|US4426578 *||8 Oct 1980||17 Jan 1984||Technicare Corporation||Support structure for rotatable scintillation detector|
|US4649277 *||26 Oct 1984||10 Mar 1987||S.E.L.O. Societa Elettronica Lombarda S.P.A.||Multipurpose apparatus for normal or tomographic investigations by means of a gamma camera|
|Citing Patent||Filing date||Publication date||Applicant||Title|
|US5105086 *||31 Oct 1990||14 Apr 1992||Sopha Medical||Gamma camera equipment having two detector heads|
|US5349190 *||2 Dec 1991||20 Sep 1994||Adac Laboratories||Adjustable triple-detector image data acquisition system|
|US5677535 *||1 May 1995||14 Oct 1997||Sopha Medical||Gamma camera with approach and safety planes|
|US5913822 *||25 Sep 1991||22 Jun 1999||Siemens Medical Systems, Inc.||Optimization of parameters in nuclear medicine studies before the studies are concluded|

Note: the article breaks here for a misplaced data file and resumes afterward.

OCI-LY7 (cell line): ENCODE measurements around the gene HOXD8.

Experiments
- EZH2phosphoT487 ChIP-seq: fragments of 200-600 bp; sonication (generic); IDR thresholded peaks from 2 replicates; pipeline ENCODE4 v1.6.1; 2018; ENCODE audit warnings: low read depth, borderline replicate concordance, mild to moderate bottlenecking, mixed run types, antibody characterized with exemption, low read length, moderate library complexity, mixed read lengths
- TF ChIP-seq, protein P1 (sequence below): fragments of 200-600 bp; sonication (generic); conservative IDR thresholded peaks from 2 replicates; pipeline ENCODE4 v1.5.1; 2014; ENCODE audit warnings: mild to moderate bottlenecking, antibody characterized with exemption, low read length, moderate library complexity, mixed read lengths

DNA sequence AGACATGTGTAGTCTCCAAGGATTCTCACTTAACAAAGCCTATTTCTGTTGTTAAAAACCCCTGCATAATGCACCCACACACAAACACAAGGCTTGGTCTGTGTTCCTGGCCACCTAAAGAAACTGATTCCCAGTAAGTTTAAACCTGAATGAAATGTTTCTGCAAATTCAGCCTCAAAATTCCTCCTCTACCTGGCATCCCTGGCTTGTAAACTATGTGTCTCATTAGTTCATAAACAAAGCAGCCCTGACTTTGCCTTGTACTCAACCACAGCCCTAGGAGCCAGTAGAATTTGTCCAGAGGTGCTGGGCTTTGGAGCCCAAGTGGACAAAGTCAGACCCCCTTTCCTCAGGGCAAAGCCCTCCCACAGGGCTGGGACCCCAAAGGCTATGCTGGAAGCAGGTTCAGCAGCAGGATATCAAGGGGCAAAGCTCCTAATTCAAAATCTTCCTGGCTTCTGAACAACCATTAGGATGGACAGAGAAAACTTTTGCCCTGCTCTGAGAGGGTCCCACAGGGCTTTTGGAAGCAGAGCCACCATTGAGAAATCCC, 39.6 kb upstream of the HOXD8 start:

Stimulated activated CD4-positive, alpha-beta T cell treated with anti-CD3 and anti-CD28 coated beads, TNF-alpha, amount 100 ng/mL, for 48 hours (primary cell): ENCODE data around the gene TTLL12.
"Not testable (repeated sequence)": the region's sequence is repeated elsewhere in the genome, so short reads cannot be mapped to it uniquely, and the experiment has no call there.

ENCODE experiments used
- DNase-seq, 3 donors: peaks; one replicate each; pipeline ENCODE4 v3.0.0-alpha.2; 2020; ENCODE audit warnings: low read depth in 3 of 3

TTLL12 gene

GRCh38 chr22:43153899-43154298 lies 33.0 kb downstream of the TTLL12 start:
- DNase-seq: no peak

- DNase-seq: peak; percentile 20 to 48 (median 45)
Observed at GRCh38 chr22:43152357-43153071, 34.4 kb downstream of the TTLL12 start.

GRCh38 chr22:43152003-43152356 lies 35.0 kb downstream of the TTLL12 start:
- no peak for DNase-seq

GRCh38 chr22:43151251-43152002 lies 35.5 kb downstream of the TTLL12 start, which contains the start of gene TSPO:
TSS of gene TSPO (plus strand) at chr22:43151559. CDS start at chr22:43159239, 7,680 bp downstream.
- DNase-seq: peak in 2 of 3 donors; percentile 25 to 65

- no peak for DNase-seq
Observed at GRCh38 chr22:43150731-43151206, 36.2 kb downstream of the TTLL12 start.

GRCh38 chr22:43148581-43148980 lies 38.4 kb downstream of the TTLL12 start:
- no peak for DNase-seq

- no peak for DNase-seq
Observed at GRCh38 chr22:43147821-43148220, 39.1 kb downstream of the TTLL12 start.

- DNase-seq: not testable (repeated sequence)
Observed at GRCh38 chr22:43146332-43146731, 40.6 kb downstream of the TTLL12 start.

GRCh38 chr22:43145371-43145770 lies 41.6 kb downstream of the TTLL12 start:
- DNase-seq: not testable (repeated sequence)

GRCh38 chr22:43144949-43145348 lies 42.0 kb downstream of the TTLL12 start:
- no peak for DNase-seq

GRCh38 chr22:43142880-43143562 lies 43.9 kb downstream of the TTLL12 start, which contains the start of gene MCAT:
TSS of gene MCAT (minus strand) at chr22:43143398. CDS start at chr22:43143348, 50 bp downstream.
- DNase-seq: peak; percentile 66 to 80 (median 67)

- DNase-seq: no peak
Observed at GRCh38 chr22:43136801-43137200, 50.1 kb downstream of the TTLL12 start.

|U.S. Classification||250/363.02, 250/363.05, 250/363.03, 250/363.04|
|International Classification||A61B6/04, G01T1/164|
|Cooperative Classification||A61B6/04, G01T1/1648|
|European Classification||G01T1/164B9, A61B6/04|
|23 Sep 1988||AS||Assignment|
Owner name: PICKER INTERNATIONAL, INC., 595 MINER ROAD, HIGHLA
Free format text: ASSIGNMENT OF ASSIGNORS INTEREST.;ASSIGNOR:PLUMMER, STEVEN J.;REEL/FRAME:004993/0786
Effective date: 19880902
|23 Dec 1993||FPAY||Fee payment|
Year of fee payment: 4
|22 Dec 1997||FPAY||Fee payment|
Year of fee payment: 8
|13 Feb 2002||REMI||Maintenance fee reminder mailed|
|24 Jul 2002||LAPS||Lapse for failure to pay maintenance fees|
|17 Sep 2002||FP||Expired due to failure to pay maintenance fee|
Effective date: 20020724